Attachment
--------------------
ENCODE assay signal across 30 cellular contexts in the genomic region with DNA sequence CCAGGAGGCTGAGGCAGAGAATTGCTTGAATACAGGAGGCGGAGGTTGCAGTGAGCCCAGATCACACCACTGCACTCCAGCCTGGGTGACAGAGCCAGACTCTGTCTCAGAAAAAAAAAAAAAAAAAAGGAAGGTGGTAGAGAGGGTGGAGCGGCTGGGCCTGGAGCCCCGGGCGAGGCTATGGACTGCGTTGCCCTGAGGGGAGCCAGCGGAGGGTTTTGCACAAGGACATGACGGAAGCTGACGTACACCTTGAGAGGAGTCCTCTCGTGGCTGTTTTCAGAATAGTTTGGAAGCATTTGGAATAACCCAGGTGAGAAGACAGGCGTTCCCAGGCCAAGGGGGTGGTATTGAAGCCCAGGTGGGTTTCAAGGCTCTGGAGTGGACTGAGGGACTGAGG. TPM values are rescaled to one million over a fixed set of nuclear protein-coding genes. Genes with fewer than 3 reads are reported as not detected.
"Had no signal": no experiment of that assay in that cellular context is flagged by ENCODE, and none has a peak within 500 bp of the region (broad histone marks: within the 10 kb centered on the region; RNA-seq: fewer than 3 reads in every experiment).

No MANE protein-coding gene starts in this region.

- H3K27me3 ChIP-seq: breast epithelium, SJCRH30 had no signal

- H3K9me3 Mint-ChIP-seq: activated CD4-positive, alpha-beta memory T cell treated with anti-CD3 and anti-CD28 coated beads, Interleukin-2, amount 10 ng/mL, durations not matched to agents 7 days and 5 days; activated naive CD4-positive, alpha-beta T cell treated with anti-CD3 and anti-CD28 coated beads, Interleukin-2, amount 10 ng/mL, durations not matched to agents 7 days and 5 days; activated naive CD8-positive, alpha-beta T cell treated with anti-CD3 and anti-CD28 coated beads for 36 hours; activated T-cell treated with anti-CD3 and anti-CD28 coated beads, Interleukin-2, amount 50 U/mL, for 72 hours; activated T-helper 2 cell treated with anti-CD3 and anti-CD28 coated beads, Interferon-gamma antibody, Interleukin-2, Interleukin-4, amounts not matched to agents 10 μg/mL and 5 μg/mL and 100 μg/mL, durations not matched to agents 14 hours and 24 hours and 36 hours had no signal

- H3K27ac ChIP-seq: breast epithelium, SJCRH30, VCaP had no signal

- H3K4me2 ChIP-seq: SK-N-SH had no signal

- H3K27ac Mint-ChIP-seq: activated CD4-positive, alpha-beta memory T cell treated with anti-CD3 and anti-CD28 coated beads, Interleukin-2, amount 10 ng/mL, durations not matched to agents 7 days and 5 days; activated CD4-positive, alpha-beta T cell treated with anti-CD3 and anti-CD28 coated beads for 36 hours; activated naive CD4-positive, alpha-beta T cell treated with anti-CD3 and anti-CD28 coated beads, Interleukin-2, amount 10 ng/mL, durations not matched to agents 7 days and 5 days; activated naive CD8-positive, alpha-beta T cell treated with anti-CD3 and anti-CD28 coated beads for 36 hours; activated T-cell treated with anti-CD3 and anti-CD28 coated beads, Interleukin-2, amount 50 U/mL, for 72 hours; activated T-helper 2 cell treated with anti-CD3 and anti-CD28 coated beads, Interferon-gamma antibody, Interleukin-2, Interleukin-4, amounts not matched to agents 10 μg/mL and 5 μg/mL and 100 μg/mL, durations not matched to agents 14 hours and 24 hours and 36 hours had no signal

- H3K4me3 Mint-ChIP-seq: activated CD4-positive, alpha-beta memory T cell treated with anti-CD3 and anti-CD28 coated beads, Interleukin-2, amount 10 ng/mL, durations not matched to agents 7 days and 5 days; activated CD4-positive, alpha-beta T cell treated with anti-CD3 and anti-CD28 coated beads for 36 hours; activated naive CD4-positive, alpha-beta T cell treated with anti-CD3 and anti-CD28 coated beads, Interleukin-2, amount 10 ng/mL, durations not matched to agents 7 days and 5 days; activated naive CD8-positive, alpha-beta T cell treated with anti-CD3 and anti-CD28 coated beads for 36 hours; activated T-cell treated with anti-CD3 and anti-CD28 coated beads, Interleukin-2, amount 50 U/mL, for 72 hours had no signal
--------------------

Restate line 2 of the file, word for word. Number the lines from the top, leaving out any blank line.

"Had no signal": no experiment of that assay in that cellular context is flagged by ENCODE, and none has a peak within 500 bp of the region (broad histone marks: within the 10 kb centered on the region; RNA-seq: fewer than 3 reads in every experiment).